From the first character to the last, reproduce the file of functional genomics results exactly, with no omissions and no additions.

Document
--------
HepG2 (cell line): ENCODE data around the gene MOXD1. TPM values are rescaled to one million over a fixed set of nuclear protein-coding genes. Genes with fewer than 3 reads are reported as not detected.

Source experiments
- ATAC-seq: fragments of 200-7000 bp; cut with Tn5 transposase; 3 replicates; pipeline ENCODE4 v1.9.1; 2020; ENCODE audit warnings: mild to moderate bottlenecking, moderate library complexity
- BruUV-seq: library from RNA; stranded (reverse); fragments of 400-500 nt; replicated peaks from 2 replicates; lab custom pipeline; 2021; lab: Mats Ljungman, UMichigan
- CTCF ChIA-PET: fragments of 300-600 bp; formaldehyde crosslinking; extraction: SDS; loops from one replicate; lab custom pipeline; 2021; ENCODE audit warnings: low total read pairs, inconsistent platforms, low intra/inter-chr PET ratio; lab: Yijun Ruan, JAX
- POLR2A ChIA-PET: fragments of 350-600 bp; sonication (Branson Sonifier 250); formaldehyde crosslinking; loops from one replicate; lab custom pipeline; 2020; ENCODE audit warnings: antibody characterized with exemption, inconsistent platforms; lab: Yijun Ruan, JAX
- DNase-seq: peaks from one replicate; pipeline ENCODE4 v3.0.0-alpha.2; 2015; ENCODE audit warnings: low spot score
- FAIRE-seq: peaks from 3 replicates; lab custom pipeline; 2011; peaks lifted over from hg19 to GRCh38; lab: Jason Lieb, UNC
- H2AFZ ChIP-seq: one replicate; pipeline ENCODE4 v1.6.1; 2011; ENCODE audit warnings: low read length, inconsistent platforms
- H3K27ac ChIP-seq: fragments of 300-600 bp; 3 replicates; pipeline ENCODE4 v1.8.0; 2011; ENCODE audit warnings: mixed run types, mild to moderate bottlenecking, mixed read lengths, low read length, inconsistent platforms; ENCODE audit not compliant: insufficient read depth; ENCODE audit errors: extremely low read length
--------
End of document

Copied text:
HepG2 (cell line): ENCODE data around the gene MOXD1. TPM values are rescaled to one million over a fixed set of nuclear protein-coding genes. Genes with fewer than 3 reads are reported as not detected.

Source experiments
- ATAC-seq: fragments of 200-7000 bp; cut with Tn5 transposase; 3 replicates; pipeline ENCODE4 v1.9.1; 2020; ENCODE audit warnings: mild to moderate bottlenecking, moderate library complexity
- BruUV-seq: library from RNA; stranded (reverse); fragments of 400-500 nt; replicated peaks from 2 replicates; lab custom pipeline; 2021; lab: Mats Ljungman, UMichigan
- CTCF ChIA-PET: fragments of 300-600 bp; formaldehyde crosslinking; extraction: SDS; loops from one replicate; lab custom pipeline; 2021; ENCODE audit warnings: low total read pairs, inconsistent platforms, low intra/inter-chr PET ratio; lab: Yijun Ruan, JAX
- POLR2A ChIA-PET: fragments of 350-600 bp; sonication (Branson Sonifier 250); formaldehyde crosslinking; loops from one replicate; lab custom pipeline; 2020; ENCODE audit warnings: antibody characterized with exemption, inconsistent platforms; lab: Yijun Ruan, JAX
- DNase-seq: peaks from one replicate; pipeline ENCODE4 v3.0.0-alpha.2; 2015; ENCODE audit warnings: low spot score
- FAIRE-seq: peaks from 3 replicates; lab custom pipeline; 2011; peaks lifted over from hg19 to GRCh38; lab: Jason Lieb, UNC
- H2AFZ ChIP-seq: one replicate; pipeline ENCODE4 v1.6.1; 2011; ENCODE audit warnings: low read length, inconsistent platforms
- H3K27ac ChIP-seq: fragments of 300-600 bp; 3 replicates; pipeline ENCODE4 v1.8.0; 2011; ENCODE audit warnings: mixed run types, mild to moderate bottlenecking, mixed read lengths, low read length, inconsistent platforms; ENCODE audit not compliant: insufficient read depth; ENCODE audit errors: extremely low read length